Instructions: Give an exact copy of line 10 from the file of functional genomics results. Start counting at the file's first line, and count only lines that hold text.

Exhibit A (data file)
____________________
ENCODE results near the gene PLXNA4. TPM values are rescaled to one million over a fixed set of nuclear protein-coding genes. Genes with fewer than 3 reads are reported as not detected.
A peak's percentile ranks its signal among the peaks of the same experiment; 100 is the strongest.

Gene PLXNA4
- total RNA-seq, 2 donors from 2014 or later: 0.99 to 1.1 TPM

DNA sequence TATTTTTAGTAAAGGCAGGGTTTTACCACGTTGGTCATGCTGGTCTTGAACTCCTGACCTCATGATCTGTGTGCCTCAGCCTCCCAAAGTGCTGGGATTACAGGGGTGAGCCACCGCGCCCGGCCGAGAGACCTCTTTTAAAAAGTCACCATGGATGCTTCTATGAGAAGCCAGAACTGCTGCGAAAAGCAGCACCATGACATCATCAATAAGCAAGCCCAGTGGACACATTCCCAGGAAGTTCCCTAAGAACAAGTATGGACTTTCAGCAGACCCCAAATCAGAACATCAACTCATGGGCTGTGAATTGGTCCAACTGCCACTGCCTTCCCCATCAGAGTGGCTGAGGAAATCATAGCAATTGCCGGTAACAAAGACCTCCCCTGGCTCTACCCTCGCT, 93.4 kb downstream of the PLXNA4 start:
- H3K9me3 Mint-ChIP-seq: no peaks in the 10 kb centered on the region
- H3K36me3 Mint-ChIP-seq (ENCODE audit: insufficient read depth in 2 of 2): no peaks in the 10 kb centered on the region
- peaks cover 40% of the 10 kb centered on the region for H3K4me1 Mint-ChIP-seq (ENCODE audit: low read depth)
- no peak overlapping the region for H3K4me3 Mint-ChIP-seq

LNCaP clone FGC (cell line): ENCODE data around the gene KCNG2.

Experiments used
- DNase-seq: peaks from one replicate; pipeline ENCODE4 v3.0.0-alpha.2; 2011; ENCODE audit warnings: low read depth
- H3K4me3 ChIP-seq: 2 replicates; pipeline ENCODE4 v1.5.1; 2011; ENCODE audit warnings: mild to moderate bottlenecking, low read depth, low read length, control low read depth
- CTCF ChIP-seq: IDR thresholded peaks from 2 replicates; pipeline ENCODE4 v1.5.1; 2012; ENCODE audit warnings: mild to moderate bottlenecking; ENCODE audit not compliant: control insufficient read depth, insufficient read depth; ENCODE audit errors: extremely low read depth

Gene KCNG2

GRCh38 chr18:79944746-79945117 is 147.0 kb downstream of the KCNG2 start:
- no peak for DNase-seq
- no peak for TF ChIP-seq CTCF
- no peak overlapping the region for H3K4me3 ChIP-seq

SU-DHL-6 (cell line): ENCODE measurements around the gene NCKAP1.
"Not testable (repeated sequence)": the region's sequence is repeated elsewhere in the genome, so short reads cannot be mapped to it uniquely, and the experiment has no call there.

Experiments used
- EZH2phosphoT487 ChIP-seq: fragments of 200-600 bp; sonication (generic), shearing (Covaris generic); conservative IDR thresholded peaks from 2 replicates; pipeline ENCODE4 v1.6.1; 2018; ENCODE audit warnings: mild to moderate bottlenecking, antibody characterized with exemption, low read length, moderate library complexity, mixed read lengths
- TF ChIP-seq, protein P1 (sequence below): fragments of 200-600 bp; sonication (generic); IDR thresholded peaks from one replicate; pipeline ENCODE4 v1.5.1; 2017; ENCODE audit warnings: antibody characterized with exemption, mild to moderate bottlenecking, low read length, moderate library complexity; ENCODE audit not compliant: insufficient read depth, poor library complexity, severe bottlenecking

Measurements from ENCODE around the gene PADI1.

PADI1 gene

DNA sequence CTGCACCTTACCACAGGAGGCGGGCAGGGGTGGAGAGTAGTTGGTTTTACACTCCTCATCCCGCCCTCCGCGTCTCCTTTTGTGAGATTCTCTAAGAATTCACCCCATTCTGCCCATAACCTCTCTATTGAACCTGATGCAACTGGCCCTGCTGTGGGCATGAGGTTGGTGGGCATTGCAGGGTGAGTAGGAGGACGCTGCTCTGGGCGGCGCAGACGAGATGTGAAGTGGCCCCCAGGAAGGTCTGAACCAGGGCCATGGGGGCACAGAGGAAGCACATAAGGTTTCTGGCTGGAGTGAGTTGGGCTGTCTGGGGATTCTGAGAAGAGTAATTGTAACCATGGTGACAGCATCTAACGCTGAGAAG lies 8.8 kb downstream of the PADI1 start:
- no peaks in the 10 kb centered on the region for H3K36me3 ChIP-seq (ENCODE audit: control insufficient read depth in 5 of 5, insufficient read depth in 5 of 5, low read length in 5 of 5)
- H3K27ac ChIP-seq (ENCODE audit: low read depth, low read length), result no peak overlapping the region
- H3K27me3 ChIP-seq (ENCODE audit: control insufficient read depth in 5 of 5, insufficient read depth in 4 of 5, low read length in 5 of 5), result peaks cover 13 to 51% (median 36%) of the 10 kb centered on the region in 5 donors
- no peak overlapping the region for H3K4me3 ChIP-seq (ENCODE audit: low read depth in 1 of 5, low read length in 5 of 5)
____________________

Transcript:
LNCaP clone FGC (cell line): ENCODE data around the gene KCNG2.